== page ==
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KWAME HOLMAN: George Tenet was back in familiar surroundings this morning before the Senate Intelligence Committee where he once served as staff director. Now in his fourth year as director of Central Intelligence, Tenet came to give his first public testimony since the September attacks.
And when the gavel came down, both the committee's Democratic chairman and Republican vice chair used their opening statements to say the attacks represented a failure of United States intelligence.
SEN. BOB GRAHAM (D-FLA): It is a priority of this committee to ascertain what more the intelligence community could have done to avert the September 11 tragedy. We must identify any systematic shortcomings in our intelligence community and fix those as soon as possible.
SEN. RICHARD SHELBY (R-ALA): All of us, I think, owe the American people an explanation as to why our intelligence community failed to provide adequate warning of such a terrorist attack on our soil. After all, as Director Tenet has stated, the director of Central Intelligence is hired, not to observe and to comment, but to warn and to protect.
KWAME HOLMAN: Tenet would address the attacks, but first he read from his prepared statement, warning that the threat of terrorism remains despite U.S. military successes in Afghanistan.
GEORGE TENET: Last year, I told you that Osama bin Laden and the al-Qaida network were the most immediate and serious threat this country faced. This remains true today despite the progress we have made in Afghanistan and in disrupting the network elsewhere.
We assess that al-Qaida and other terrorist groups will continue to plan to attack this country and its interests abroad. Their modus operandi is to continue to have multiple attack plans in the works simultaneously, and to have al-Qaida cells in place to conduct them. We know that the terrorists have considered attacks in the U.S. against high-profile government or private facilities, famous landmarks, and U.S. infrastructure nodes such as airports, bridges, harbors and dams. High-profile events such as the Olympics or last weekend's Super Bowl also fit the terrorists' interest in striking another blow within the United States that would command worldwide media attention. I must repeat that al-Qaida has not yet been destroyed.
It and other like-minded groups remain willing and able to strike at us. Al-Qaida leaders still at large are working to reconstitute the organization and resume its terrorist operations.
KWAME HOLMAN: Intelligence Vice Chair Richard Shelby of Alabama picked up the questioning.
SEN. RICHARD SHELBY: Why were we utterly unaware of...
GEORGE TENET: I don't believe we...
SEN. RICHARD SHELBY: ...Planning and the execution of the September 11 attacks? In other words, what went wrong?
You weren't shocked because you warned us before about these type of attacks, but the American people ask these questions, we will be asking them, and I know you've asked yourself those questions.
GEORGE TENET: The shock was that the attack occurred, but not the fact that the attack... Where it occurred, but not the fact that it occurred. So was there a piece of information that was collected that led us there? No. Did we know in broad terms that he intended to strike the United States? There's no doubt about that. But is there some piece of information out there, sir, that nobody saw? That's not the case.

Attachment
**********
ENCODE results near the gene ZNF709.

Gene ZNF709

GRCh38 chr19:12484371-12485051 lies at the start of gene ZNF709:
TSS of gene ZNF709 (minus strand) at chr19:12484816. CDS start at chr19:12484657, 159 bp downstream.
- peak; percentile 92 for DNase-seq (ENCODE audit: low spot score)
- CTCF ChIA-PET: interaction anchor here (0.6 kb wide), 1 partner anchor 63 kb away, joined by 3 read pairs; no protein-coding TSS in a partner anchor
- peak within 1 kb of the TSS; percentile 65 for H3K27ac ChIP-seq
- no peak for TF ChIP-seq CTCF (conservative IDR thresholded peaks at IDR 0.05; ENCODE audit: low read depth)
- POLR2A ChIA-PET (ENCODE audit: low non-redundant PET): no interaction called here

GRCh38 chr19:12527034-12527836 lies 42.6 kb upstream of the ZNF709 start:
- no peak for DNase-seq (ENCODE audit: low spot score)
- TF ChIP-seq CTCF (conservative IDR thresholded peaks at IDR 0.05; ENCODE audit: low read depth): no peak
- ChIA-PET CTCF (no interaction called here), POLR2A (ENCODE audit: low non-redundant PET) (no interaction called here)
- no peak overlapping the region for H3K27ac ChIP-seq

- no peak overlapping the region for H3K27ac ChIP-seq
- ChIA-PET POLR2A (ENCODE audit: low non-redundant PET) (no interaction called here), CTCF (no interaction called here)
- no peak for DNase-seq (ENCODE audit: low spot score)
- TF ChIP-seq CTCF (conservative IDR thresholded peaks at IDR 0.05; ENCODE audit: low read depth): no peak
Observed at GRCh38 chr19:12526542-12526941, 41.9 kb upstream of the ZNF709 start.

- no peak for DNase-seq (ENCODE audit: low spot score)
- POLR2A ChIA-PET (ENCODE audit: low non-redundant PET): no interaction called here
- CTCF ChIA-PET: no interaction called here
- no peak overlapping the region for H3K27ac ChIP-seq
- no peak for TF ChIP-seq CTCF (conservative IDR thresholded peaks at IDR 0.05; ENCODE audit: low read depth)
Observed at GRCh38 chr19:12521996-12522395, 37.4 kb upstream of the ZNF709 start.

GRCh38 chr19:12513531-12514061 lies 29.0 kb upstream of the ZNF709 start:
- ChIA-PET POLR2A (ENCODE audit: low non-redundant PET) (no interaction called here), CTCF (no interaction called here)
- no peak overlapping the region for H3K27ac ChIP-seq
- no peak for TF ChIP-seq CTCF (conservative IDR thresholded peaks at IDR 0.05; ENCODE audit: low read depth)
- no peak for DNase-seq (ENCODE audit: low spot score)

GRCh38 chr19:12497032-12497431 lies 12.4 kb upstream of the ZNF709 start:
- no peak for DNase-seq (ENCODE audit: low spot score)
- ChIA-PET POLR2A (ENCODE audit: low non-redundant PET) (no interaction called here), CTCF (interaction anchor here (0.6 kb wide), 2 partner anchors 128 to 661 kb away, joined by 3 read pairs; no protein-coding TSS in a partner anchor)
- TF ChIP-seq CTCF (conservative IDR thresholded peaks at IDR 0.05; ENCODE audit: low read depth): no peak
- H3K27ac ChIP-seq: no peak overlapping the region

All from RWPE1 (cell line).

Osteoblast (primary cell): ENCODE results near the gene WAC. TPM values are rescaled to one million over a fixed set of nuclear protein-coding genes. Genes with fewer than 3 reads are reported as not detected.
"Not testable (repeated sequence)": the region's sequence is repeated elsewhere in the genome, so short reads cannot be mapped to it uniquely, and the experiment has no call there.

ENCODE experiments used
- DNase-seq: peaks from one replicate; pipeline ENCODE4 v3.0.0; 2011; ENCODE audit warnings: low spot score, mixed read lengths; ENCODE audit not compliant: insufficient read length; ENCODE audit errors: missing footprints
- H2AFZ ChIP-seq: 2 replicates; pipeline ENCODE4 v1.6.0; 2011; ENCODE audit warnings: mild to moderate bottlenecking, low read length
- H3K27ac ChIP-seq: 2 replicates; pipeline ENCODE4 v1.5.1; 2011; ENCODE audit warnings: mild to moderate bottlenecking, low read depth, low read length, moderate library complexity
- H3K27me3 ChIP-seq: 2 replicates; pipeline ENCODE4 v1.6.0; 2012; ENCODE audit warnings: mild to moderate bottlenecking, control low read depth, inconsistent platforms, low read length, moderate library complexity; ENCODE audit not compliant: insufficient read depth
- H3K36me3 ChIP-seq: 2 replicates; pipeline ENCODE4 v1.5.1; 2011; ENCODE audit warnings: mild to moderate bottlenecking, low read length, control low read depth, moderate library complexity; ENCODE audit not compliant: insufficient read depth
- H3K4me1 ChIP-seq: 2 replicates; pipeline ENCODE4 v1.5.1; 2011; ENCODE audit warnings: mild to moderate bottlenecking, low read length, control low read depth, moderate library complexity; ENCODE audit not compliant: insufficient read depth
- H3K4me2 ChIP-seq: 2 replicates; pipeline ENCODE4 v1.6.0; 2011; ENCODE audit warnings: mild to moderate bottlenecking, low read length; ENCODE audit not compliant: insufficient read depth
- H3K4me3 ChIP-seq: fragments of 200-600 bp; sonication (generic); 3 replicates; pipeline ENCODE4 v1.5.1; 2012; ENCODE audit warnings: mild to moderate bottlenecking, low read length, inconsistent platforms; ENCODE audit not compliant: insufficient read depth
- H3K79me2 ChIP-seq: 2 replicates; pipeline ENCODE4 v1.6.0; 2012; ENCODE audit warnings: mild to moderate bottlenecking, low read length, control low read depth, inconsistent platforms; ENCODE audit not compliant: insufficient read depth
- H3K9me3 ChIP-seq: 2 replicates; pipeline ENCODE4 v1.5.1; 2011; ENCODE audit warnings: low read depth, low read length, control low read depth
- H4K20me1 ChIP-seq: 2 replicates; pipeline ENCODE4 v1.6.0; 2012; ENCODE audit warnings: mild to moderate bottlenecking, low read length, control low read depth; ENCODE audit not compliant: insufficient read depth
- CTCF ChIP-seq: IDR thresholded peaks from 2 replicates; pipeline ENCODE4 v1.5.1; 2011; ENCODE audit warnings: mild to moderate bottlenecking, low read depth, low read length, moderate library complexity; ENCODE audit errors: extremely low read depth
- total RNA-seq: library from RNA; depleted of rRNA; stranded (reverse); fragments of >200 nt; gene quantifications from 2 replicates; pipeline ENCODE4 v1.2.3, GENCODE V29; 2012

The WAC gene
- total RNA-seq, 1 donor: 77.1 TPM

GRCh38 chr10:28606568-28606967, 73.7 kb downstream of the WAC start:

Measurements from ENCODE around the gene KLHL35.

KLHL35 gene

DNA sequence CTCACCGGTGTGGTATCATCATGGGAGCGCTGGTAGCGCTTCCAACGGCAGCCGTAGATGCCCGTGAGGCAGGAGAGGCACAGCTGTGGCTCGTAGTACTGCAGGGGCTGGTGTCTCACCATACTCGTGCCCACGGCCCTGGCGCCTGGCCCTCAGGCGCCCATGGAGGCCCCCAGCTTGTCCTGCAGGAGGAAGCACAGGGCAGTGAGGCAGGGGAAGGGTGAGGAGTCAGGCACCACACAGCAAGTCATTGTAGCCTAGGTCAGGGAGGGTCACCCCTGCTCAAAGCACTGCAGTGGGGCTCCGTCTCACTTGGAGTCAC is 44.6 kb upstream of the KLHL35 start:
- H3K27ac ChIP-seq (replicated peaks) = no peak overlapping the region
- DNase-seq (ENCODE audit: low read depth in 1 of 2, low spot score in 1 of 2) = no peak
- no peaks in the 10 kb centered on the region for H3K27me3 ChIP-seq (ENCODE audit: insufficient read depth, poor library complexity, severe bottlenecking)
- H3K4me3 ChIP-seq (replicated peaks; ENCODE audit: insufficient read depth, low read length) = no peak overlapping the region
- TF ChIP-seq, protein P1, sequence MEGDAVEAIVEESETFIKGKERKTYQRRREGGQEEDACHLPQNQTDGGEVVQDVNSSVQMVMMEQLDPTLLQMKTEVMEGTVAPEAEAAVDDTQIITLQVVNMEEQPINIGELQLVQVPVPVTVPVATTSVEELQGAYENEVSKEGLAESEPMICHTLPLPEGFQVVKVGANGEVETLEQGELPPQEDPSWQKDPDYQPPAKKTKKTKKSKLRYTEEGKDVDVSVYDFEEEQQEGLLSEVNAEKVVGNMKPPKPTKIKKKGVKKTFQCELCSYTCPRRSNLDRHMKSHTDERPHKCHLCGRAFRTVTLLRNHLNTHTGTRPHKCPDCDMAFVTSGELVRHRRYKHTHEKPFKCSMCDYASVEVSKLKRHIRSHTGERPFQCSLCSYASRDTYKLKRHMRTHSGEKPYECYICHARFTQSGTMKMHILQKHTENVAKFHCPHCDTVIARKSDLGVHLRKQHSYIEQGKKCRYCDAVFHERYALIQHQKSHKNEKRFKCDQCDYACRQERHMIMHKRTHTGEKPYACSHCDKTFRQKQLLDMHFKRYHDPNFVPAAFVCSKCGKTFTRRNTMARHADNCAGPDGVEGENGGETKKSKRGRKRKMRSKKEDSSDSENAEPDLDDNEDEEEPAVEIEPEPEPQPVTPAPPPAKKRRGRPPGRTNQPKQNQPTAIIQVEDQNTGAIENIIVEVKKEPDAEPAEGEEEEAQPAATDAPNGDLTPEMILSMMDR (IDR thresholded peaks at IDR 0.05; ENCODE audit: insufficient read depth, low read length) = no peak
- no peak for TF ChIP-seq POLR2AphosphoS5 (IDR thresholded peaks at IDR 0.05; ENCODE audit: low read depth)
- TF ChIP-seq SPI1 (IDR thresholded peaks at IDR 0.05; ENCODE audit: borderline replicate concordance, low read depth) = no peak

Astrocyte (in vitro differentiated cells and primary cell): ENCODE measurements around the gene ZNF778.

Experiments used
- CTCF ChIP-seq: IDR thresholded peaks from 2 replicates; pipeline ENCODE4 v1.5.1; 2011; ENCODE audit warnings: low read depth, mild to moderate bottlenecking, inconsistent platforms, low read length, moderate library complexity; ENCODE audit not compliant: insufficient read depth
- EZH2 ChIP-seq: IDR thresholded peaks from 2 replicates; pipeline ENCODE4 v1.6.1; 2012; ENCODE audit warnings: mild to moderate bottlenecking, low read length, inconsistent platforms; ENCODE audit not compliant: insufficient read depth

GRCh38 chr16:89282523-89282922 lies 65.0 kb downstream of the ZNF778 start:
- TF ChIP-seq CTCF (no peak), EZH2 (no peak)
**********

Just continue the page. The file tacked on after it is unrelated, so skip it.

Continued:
In fact, in July and August, when we saw the operational tempo around the world go down overseas, it was very clear that what had been planned had been delayed. It was very clear in our own minds that this country was the target. There was no texture to that feeling. We wrote about it. We talked about it. We warned about it. Where did the secret for the planning reside? Probably in the head of three or four people. And at the end of the day, all you can do is continue to make the effort to steal that secret and break into this leadership structure, and we have to keep working at it.
KWAME HOLMAN: Tenet described a range of other risks around the world, from political instability in Colombia and Venezuela, to the threat of nuclear war between India and Pakistan over control of Kashmir.
GEORGE TENET: The chance of war between these two nuclear-armed states is higher than at any point since 1971. If India were to conduct large- scale offensive operations into Pakistani Kashmir, Pakistan might retaliate with strikes of its own, in the belief that its nuclear deterrent would limit the scope of an Indian nuclear counterattack.
Both India and Pakistan are publicly downplaying the risks of nuclear conflict in the current crisis. We are deeply concerned, however, that a conventional war once begun could escalate into a nuclear confrontation.
KWAME HOLMAN: The CIA Director also was asked about Iran, Iraq and North Korea; nations President Bush has criticized as an "axis of evil." Tenet talked about all three, and said the U.S. is closely watching Iraq's involvement with terrorism.
GEORGE TENET: Baghdad has a long history of supporting terrorism, altering its targets to reflect changing priorities and goals. It has also had contacts with al-Qaida.
Their ties may be limited by divergent ideologies, but the two sides' mutual antipathy toward the United States and the Saudi royal family suggests that tactical cooperation between them is possible.
KWAME HOLMAN: Because of the sensitive nature of the information, public hearings of the Congressional Intelligence Committee frequently are very limited. And after the morning session, the CIA Director and the committee retired behind closed doors.
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